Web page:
To assess when sunburn occurs and who experiences sunburn by personal UV dosimetry and diaries.
Open prospective observational study.
A convenience sample of 340 Danish volunteers: children, adolescents, indoor workers, sun worshippers, golfers, and gardeners (age range, 4-68 years).
Main Outcome Measures
Subjects recorded sunburn and sun-exposure behavior in diaries and carried personal, electronic, wristwatch UV radiation (UVR) dosimeters that measured time-stamped UVR doses continuously for a median of 119 days covering 346 sun-years (1 sun-year equals 1 subject participating during 1 summer half-year).
A typical sunburn day was a day off work (91%; odds ratio, 4.1) with risk behavior (sunbathing/exposing shoulders) (79%; odds ratio, 15.9) in May, June, or July (90%) for 6.4 exposure hours (interquartile range, 5-7.7 hours), of which 2.8 hours fell between noon and 3 PM. Subjects had a median of 1 sunburn per sun-year; adolescents, sun worshippers, and indoor workers had more than children, golfers, and gardeners (P<.05). Sunburn peaked at age 20 years, and female subjects had more sunburns than male subjects (P<.01). Skin type IV had fewer sunburns than types I through III (P<.01). Sunburned persons had more risk-behavior days and lower skin type (P<.01) than nonsunburned persons. The median UVR doses received were significantly higher on sunburn days than on nonsunburn days with risk behavior (P<.01). There was a significant correlation between sunburn size and severity; sunburn and sunscreen use; and sunburn and sun-bed use (P<.01 for all 3 comparisons).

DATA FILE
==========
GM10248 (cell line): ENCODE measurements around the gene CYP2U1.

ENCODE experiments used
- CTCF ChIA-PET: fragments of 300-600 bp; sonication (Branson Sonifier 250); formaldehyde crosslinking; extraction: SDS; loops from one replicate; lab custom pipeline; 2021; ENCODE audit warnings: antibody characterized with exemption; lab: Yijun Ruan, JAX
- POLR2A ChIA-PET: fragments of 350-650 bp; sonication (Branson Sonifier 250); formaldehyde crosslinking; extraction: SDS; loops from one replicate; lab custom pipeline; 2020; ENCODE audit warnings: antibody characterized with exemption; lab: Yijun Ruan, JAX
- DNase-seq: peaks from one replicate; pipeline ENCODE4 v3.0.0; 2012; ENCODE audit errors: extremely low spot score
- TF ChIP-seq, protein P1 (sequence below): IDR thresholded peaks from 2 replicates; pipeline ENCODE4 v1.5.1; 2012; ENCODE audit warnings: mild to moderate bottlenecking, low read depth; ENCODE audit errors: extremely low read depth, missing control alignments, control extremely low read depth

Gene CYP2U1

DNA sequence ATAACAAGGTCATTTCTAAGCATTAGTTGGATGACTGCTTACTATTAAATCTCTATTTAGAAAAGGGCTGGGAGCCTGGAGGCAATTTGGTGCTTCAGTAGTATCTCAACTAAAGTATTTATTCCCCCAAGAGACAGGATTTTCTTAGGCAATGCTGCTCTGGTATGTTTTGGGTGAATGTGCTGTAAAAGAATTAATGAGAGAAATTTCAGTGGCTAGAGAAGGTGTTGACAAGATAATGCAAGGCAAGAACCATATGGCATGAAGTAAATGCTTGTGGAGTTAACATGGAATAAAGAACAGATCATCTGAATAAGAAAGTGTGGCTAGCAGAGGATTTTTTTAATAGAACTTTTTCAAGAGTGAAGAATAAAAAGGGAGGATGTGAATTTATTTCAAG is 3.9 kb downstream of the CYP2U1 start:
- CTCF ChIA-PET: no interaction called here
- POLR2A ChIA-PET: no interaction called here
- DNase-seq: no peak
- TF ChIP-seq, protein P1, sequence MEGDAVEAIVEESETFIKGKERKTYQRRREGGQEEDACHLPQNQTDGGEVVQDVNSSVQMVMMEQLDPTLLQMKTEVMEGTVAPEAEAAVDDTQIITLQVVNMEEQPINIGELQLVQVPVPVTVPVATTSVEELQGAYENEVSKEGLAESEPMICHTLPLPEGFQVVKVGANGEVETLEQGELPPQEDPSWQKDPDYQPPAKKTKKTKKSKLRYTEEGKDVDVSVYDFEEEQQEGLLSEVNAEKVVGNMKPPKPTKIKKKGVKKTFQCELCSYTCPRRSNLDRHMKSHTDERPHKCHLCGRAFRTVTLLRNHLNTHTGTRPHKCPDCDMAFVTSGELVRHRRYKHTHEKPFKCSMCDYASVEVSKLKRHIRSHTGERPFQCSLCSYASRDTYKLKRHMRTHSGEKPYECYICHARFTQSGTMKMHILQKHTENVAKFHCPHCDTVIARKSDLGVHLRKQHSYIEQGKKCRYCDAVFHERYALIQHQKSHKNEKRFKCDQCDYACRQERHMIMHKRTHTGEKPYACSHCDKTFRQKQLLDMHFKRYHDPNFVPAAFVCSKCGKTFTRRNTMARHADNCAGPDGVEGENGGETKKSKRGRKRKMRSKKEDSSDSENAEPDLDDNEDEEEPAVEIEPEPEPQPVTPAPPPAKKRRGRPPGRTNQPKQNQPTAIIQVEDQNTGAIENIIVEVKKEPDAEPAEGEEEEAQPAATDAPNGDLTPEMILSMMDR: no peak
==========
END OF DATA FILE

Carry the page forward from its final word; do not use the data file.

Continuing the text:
Sunburn was highly correlated with risk behavior. Reduction of risk-behavior days and/or exposure hours around noon can reduce sunburn. Sunburn was not found during breaks on normal full-time indoor work or school days.